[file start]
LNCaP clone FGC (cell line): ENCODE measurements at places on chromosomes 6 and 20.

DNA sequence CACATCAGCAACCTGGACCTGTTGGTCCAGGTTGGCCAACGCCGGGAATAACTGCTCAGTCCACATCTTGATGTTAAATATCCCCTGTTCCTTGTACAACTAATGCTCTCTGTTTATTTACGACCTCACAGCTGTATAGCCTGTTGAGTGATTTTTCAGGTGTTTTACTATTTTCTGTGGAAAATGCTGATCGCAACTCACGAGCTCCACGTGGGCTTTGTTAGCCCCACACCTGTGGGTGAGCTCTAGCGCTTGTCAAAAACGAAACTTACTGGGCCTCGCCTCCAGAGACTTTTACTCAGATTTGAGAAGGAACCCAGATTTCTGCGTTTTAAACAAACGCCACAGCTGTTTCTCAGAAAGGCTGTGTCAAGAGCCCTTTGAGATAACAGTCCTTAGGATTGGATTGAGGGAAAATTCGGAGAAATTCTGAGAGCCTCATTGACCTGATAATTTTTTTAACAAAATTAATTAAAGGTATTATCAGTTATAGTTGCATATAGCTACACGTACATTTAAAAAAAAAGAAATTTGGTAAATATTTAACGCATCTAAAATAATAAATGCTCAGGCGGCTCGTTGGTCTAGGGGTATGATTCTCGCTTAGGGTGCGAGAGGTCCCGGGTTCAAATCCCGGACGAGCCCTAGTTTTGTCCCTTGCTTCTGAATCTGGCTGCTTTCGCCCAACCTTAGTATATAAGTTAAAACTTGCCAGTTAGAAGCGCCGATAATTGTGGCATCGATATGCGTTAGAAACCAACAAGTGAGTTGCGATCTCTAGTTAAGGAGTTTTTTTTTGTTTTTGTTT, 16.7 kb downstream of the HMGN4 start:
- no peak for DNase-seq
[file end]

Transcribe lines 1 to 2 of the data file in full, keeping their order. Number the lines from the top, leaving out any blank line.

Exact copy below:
LNCaP clone FGC (cell line): ENCODE measurements at places on chromosomes 6 and 20.

DNA sequence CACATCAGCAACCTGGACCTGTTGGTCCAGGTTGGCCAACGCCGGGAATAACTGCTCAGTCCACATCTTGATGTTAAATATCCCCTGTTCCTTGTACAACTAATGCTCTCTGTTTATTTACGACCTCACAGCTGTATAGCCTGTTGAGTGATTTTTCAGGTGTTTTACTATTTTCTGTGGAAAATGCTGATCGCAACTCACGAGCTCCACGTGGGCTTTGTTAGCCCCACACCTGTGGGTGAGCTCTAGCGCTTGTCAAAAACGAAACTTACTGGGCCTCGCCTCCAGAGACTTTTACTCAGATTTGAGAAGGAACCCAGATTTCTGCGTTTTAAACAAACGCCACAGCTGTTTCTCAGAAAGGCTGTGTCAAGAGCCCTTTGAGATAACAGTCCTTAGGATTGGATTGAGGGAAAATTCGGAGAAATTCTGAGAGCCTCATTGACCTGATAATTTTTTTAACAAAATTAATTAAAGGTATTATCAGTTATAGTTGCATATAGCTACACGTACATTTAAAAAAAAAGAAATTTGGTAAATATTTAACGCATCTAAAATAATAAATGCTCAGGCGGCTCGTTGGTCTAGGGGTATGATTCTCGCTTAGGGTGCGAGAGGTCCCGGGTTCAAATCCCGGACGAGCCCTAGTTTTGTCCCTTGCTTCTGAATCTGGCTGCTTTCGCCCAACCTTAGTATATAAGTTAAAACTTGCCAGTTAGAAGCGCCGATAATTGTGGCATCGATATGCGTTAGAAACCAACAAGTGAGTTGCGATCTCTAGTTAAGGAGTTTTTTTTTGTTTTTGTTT, 16.7 kb downstream of the HMGN4 start: